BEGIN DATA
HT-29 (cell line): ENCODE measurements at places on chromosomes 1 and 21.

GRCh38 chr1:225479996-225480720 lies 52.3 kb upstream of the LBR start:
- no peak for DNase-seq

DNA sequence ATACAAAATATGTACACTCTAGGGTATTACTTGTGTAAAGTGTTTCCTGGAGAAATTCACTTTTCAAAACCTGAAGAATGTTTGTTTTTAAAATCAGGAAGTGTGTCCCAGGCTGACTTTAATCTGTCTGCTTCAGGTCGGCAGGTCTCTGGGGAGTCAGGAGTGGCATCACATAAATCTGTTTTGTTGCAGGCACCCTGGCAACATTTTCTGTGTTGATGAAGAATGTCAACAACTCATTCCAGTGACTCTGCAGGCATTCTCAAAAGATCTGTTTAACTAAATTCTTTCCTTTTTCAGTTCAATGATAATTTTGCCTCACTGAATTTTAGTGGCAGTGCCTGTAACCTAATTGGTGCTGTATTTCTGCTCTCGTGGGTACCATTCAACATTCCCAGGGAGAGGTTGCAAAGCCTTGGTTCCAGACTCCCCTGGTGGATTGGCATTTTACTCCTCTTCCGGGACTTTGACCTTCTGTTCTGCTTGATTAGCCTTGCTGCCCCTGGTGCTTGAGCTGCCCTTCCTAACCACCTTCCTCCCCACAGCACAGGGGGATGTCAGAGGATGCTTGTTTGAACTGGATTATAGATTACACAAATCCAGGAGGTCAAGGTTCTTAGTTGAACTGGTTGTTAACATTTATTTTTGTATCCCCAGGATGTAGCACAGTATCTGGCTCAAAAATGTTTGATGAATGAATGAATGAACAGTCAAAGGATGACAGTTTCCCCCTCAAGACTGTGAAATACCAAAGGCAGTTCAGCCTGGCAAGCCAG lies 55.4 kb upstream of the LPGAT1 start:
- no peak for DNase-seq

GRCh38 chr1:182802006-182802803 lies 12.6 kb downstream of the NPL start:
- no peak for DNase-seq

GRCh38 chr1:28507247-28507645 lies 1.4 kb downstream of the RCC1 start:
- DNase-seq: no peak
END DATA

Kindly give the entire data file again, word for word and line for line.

HT-29 (cell line): ENCODE measurements at places on chromosomes 1 and 21.

GRCh38 chr1:225479996-225480720 lies 52.3 kb upstream of the LBR start:
- no peak for DNase-seq

DNA sequence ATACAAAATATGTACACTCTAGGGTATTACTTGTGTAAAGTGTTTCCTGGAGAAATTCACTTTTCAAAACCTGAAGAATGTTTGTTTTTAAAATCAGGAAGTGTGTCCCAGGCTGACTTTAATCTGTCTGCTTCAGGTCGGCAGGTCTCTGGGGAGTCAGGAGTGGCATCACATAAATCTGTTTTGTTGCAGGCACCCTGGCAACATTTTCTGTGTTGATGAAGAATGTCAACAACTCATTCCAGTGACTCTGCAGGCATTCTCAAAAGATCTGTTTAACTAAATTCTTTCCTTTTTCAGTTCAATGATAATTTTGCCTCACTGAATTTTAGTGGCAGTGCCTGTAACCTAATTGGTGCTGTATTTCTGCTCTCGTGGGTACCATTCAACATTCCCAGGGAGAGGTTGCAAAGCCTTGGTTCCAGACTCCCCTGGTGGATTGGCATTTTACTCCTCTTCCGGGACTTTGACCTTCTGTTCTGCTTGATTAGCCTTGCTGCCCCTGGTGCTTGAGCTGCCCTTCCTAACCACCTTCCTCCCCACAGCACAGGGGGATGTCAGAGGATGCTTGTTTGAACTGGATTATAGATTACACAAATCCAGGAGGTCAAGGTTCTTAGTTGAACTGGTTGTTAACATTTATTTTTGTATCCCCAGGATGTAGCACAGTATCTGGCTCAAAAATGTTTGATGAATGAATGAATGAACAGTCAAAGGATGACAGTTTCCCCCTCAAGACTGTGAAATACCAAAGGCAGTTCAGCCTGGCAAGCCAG lies 55.4 kb upstream of the LPGAT1 start:
- no peak for DNase-seq

GRCh38 chr1:182802006-182802803 lies 12.6 kb downstream of the NPL start:
- no peak for DNase-seq

GRCh38 chr1:28507247-28507645 lies 1.4 kb downstream of the RCC1 start:
- DNase-seq: no peak